Debate will rage, primarily because Bannan did take the ball before the man.
But a player will always give the referee an opportunity to make a decision when he leaps into a challenge with his studs showing. It is dangerous play after all.
It is difficult to be too down on the Bannan incident when it is taken in the overall context of a brilliant Wednesday performance.
But for Forest keeper Dorus De Vries, Wednesday could have been out of sight by half time.
He denied Forestieri twice early on when the forward smashed a McGeady lay-off first time and also struck the rebound. And De Vries tipped over a wonderful McGeady strike from distance.
Forest,meanwhile, were restricted to efforts from outside the box, none of which troubled Keiren Westwood.
Wednesday took a deserved lead on the half-hour. Bannan flicked a pass into the box which bamboozled Lichaj and allowed McGeady in to drill past De Vries from 15 yards.
McGeady, Pudil and Bannan in particular all had chances to double the Owls’ advantage before the break.
And Forest had their best chance on the stroke at half time when Jorge Grant headed a Ben Osborn cross straight at Westwood from point-blank range.
There was a slight concern Wednesday’s one -goal advantage may not be enough as Forest started the second half really well.
The hosts had by far their best period of possession and succeeded in pushing Wednesday onto the back foot.
The Owls have been caught at various points this season dropping too deep when already in front and they were doing so again under pressure.
But, for all their possession, Forest lacked real threat and it did not feel as though they would grab an equaliser.
Wednesday held firm and showed great composure, still looking to play out from the back when they regained possession.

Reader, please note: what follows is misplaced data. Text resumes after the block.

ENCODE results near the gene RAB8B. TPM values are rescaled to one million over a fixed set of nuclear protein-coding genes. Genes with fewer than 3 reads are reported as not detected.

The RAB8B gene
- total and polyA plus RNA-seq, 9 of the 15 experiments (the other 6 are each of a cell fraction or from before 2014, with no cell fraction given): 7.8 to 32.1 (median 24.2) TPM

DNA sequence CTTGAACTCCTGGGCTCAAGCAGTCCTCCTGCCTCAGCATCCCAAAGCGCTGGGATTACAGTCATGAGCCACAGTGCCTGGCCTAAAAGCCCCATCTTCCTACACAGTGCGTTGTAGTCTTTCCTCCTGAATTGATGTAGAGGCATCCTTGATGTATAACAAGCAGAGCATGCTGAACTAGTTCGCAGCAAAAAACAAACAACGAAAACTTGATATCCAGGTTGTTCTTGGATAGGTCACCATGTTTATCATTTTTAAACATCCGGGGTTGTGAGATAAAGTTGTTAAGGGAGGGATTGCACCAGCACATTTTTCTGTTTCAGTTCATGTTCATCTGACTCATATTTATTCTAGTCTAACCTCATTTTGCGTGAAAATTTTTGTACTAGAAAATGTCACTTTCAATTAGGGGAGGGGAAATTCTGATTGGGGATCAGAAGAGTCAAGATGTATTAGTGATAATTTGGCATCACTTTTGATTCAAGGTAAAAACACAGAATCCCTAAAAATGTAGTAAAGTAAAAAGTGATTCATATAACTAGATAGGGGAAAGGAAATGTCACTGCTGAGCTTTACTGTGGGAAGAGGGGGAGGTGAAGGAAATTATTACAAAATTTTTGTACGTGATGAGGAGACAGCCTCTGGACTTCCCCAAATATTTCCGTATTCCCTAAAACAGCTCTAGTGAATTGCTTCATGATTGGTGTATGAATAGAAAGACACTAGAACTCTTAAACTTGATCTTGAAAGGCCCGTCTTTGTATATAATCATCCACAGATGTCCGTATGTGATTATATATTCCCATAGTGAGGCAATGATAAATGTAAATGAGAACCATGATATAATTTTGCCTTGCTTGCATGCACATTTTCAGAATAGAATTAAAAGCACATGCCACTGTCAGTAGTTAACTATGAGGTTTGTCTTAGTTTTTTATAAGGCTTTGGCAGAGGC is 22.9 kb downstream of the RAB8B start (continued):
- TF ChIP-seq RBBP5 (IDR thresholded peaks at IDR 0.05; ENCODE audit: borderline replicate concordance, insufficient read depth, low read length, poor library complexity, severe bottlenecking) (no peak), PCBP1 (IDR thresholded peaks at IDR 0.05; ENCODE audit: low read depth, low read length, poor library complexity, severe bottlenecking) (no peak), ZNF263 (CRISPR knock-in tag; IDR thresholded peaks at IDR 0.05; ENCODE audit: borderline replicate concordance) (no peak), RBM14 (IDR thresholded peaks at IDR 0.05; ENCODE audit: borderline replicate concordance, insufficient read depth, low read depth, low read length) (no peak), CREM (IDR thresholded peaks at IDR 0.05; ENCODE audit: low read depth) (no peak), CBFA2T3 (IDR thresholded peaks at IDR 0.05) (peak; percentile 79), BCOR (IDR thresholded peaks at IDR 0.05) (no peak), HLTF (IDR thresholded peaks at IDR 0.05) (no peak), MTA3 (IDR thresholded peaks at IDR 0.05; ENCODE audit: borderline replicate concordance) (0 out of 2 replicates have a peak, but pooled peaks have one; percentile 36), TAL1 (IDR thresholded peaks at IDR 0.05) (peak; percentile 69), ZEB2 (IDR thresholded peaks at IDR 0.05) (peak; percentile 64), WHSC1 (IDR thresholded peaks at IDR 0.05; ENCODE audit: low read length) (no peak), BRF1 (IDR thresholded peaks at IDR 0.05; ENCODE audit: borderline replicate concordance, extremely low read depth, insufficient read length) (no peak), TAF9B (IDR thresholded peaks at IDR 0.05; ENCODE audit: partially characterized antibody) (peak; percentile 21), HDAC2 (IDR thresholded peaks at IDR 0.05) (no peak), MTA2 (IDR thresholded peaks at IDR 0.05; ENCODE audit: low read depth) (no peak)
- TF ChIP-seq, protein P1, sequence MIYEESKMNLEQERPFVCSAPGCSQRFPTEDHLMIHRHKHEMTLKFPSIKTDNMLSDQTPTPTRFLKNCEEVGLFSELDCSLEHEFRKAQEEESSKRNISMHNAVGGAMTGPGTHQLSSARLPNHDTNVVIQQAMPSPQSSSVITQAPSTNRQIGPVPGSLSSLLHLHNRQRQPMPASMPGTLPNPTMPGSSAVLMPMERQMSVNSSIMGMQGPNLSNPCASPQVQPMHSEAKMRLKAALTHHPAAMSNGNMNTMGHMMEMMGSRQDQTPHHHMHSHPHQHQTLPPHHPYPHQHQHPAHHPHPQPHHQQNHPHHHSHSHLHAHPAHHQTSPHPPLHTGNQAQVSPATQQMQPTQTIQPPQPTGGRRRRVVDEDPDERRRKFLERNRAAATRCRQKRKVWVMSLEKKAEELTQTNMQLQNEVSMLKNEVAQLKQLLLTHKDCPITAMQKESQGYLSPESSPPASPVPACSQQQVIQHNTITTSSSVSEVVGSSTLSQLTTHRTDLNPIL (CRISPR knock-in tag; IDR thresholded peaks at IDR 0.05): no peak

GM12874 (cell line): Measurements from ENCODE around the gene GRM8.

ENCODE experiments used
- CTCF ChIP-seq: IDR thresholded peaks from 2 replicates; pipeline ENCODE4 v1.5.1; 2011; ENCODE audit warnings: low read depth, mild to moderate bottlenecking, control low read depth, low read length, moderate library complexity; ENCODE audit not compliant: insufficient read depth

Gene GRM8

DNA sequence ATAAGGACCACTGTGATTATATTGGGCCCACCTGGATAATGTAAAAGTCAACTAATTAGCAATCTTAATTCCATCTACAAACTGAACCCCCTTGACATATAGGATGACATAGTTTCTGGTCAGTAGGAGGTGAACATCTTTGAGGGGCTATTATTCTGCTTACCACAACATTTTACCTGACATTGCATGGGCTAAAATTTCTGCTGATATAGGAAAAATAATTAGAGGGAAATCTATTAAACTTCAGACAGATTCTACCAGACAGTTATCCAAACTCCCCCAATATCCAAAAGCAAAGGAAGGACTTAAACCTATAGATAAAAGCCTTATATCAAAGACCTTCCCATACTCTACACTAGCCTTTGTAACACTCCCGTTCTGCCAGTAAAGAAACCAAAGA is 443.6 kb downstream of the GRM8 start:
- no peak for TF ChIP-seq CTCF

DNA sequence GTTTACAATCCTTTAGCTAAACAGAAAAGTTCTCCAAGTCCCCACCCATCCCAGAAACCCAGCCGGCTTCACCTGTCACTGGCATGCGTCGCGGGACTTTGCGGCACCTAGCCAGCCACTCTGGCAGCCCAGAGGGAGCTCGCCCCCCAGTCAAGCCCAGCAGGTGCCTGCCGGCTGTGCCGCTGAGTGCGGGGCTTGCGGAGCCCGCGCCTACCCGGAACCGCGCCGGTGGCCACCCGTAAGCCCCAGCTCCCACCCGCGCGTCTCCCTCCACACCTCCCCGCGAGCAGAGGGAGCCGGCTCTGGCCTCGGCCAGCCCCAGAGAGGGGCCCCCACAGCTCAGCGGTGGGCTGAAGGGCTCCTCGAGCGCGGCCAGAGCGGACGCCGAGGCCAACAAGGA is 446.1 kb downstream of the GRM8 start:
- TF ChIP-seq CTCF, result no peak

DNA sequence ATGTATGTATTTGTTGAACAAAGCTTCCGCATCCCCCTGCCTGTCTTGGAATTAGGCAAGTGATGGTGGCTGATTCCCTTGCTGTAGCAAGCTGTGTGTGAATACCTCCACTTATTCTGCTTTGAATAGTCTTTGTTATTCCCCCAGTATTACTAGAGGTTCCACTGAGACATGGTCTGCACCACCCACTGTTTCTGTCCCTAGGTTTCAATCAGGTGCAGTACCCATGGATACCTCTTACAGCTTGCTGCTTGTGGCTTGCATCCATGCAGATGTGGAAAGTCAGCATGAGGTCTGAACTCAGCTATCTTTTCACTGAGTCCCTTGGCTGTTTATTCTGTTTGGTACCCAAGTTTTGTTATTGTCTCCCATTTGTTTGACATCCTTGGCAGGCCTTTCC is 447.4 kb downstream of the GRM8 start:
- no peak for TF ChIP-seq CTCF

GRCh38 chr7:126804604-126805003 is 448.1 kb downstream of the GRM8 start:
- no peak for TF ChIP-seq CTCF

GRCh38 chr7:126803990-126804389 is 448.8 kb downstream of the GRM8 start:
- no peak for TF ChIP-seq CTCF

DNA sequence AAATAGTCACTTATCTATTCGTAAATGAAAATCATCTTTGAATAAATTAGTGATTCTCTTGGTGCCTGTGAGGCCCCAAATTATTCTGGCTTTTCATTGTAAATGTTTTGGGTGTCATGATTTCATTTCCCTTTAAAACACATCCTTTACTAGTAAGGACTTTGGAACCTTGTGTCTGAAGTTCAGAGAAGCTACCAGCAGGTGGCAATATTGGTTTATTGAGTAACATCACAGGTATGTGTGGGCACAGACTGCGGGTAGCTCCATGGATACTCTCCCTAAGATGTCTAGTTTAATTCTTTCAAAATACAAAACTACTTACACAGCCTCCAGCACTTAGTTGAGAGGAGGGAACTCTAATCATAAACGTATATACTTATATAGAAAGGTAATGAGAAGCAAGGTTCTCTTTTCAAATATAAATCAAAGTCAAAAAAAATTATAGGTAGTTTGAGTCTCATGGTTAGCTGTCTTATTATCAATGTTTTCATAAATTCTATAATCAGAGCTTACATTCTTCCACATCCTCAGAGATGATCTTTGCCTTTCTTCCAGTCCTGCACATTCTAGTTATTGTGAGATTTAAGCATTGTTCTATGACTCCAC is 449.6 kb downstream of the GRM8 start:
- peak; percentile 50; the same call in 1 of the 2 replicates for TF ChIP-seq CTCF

And they grabbed their second goal at an ideal time to effectively end the hopes of a comeback from a home side clearly struggling.
Centre-half Matt Mills daudled on the ball, allowing Forestieri to rob possession before skipping forward and playing a well-weighted pass for Hooper to slot in at De Vries’ near post.
Other than a smashed shot from Chris Cohen which forced Westwood into a save, Forest were dead and buried in the game.
Even after Bannan’s dismissal with 14 minutes to go, they struggled to mount anything meaningful in attack.
And Wednesday capped things off five minutes from time through Matias. Fellow sub Atdhe Nuhiu won a superb flick-on, allowing Matias to scamper into the box and drill a shot into the far corner.
Game over. And the real game begins again for Wednesday.
Forest: De Vries 7, Lichaj 5, Mills 5, Mancienne 6, Cohen 6 (Walker 82), Gardner 5 (Tesche 66, 6), Vaughan 6, Mendes 6, Grant 6 (Burke 56, 6), Osborn 7, O’Grady 6. Subs not used: Jokic, WIlson, Evtimov, McDonagh
Wednesday: Westwood 7, Palmer 8, Lees 8, Loovens 7, Pudil 6, McGeady 8 (Matias 73), Lee 9, Bannan 6, Wallace 6 (Lopez 67, 7), Forestieri 8, Hooper 7 (Nuhiu 79). Subs not used: Price, Turner, Hunt, Joao.
Referee: Graham Scott (Oxfordshire).
Attendance: 20,690 (1,841).